Tantalus is a mid-sized asteroid whose orbit crosses the orbit of Earth. NASA JPL has classified Tantalus as a "Potentially Hazardous Asteroid" due to its predicted close pass(es) with Earth.
Tantalus orbits the sun every 535 days (1.46 years), coming as close as 0.90 AU and reaching as far as 1.68 AU from the sun. Tantalus is about 1.6 kilometers in diameter, making it larger than 99% of asteroids, comparable in size to Mount Everest.
The rotation of Tantalus has been observed. It completes a rotation on its axis every 2.38 hours.
Tantalus's orbit is 0.04 AU from Earth's orbit at its closest point. This means that there is an wide berth between this asteroid and Earth at all times.
Tantalus has 8 close approaches predicted in the coming decades:
|Date||Distance from Earth (km)||Velocity (km/s)|
|Dec. 27, 2038||6,641,836||33.430|
|Dec. 23, 2060||14,830,515||34.283|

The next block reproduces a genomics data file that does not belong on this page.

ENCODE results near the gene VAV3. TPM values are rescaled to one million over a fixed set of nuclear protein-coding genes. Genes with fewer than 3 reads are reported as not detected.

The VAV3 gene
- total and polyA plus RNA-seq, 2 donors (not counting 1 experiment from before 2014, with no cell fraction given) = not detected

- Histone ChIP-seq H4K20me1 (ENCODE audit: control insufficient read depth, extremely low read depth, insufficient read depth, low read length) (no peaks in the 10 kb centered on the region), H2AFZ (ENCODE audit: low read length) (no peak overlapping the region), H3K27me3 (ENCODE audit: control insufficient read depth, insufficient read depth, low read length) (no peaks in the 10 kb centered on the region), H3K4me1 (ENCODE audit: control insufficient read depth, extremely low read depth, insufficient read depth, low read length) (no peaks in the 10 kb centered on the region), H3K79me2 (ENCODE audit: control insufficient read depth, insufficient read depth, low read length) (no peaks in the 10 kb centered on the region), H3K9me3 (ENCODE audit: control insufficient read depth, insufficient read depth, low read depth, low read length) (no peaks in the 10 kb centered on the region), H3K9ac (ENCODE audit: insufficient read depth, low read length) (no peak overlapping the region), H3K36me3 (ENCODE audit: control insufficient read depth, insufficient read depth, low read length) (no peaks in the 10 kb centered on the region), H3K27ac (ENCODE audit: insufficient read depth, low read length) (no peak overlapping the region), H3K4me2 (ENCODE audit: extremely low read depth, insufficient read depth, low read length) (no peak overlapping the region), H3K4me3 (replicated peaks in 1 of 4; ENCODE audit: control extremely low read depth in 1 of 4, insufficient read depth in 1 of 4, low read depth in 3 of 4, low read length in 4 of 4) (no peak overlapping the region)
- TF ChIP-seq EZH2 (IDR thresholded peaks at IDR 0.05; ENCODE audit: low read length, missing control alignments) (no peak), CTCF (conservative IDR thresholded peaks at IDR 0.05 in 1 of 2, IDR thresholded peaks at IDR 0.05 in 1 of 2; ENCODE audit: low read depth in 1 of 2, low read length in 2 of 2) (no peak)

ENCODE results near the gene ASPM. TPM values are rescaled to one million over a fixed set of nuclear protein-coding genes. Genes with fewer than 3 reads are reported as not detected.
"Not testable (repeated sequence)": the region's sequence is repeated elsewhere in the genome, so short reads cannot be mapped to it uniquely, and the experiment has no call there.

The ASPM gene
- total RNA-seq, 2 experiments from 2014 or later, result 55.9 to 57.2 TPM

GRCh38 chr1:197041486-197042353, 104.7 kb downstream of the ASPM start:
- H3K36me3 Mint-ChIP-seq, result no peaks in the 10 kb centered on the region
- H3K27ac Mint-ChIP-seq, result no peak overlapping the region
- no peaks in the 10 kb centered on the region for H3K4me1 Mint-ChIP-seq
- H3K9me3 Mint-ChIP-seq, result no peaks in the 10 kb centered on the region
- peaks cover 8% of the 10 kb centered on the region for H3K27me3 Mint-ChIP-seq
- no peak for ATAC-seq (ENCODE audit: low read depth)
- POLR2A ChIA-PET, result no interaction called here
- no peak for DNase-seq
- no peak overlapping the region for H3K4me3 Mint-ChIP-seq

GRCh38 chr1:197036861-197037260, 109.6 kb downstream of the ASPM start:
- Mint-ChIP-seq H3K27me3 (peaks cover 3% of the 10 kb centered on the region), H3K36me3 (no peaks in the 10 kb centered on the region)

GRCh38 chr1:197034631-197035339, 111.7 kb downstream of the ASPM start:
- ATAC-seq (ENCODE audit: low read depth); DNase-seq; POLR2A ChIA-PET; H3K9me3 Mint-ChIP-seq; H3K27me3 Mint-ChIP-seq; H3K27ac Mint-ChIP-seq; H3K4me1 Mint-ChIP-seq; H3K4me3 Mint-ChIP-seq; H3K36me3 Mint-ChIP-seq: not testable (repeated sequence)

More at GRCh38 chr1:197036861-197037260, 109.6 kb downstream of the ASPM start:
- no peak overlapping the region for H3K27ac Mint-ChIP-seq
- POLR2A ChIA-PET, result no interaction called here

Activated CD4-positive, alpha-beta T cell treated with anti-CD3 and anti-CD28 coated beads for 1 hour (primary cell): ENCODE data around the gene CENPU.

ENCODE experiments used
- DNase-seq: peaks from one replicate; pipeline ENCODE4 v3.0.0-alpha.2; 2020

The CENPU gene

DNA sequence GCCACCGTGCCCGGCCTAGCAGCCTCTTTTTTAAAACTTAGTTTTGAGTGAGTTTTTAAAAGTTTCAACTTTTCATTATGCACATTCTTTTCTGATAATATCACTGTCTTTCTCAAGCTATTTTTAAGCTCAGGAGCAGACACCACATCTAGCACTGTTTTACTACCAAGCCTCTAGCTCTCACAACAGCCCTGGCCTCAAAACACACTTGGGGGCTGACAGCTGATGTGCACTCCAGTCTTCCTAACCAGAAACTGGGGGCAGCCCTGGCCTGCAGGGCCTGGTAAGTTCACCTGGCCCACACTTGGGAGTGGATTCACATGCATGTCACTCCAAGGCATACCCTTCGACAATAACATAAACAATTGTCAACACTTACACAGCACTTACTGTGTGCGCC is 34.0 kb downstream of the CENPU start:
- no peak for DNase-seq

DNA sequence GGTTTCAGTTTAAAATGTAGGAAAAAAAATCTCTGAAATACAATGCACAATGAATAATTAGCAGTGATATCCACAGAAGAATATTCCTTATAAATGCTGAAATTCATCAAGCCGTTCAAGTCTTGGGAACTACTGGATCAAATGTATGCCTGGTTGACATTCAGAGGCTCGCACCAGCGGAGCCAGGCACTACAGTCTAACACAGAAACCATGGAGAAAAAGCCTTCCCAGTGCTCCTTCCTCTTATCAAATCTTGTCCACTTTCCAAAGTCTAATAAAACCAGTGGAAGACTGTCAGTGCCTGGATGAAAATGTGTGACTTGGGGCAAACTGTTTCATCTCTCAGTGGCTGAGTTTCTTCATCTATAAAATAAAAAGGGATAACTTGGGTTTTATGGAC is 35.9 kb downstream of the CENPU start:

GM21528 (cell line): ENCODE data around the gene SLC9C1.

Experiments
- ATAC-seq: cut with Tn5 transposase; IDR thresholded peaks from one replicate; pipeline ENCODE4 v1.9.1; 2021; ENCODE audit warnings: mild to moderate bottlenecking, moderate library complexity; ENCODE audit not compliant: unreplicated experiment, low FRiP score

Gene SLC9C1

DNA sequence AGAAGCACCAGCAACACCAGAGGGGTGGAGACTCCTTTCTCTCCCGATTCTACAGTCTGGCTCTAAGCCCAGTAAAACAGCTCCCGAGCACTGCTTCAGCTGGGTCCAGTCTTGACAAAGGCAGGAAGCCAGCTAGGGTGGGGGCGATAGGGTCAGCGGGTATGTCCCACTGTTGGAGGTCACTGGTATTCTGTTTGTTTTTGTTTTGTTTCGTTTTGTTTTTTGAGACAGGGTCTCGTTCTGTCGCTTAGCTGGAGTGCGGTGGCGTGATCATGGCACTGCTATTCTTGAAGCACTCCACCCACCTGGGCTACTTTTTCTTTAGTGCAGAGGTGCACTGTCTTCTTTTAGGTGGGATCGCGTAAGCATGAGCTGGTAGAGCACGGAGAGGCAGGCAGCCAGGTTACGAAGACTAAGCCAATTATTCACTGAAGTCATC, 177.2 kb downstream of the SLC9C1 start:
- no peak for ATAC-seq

|Jan. 2, 2080||26,917,682||32.617|
|Dec. 29, 2101||10,539,137||33.161|
|Dec. 27, 2123||7,795,978||33.816|
|Dec. 22, 2145||23,621,795||34.942|
|Dec. 31, 2164||17,268,571||32.911|
|Dec. 28, 2186||5,529,366||33.613|
Tantalus's orbit is determined by observations dating back to Dec. 30, 1975. It was last officially observed on July 10, 2020. The IAU Minor Planet Center records 1,360 observations used to determine its orbit.
The position of Tantalus is indicated by a ◯ pink circle. Note that the object may not be in your current field of view. Use the controls below to adjust position, location, and time.
The above comparison is an artistic rendering that uses available data on the diameter of Tantalus to create an approximate landscape rendering with Mount Everest in the background. This approximation is built for full-resolution desktop browsers. Shape, color, and texture of asteroid are imagined.